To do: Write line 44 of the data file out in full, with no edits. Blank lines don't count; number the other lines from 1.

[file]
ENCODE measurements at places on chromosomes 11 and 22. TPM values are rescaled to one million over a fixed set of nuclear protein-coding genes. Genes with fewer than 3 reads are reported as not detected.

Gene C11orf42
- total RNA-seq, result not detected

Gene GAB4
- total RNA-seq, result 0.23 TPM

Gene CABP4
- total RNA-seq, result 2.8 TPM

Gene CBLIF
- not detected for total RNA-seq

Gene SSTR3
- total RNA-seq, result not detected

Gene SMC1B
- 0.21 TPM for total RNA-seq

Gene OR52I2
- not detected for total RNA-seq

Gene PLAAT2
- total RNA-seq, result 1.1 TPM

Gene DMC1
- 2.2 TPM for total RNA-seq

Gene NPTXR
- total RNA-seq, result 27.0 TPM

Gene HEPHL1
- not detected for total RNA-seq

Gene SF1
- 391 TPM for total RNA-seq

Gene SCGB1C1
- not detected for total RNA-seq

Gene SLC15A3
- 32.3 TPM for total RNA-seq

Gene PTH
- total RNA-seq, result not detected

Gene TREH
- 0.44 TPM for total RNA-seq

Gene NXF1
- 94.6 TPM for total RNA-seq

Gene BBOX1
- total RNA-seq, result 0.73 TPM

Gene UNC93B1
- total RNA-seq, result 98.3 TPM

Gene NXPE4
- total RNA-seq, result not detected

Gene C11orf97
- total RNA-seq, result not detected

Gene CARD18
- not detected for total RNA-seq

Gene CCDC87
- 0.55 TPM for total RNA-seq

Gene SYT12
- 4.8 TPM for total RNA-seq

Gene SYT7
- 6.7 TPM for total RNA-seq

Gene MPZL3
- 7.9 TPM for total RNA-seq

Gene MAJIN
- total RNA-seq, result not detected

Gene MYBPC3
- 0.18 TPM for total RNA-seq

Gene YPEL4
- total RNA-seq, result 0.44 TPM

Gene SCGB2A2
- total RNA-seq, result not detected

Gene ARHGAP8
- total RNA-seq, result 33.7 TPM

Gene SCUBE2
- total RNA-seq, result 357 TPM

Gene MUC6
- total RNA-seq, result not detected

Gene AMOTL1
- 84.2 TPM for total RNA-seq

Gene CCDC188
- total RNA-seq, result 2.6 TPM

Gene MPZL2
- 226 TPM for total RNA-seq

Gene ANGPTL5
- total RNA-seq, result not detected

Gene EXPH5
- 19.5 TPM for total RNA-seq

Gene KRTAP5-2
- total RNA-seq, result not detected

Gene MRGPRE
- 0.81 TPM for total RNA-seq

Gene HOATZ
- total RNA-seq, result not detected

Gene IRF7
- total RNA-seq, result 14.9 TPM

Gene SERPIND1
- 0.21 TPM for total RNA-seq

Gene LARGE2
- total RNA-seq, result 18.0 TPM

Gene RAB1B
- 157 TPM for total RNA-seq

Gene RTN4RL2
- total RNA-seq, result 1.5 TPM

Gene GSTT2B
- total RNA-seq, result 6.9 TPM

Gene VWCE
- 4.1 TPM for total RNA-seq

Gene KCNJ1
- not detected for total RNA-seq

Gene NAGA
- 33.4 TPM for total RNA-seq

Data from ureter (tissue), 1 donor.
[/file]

Gene CARD18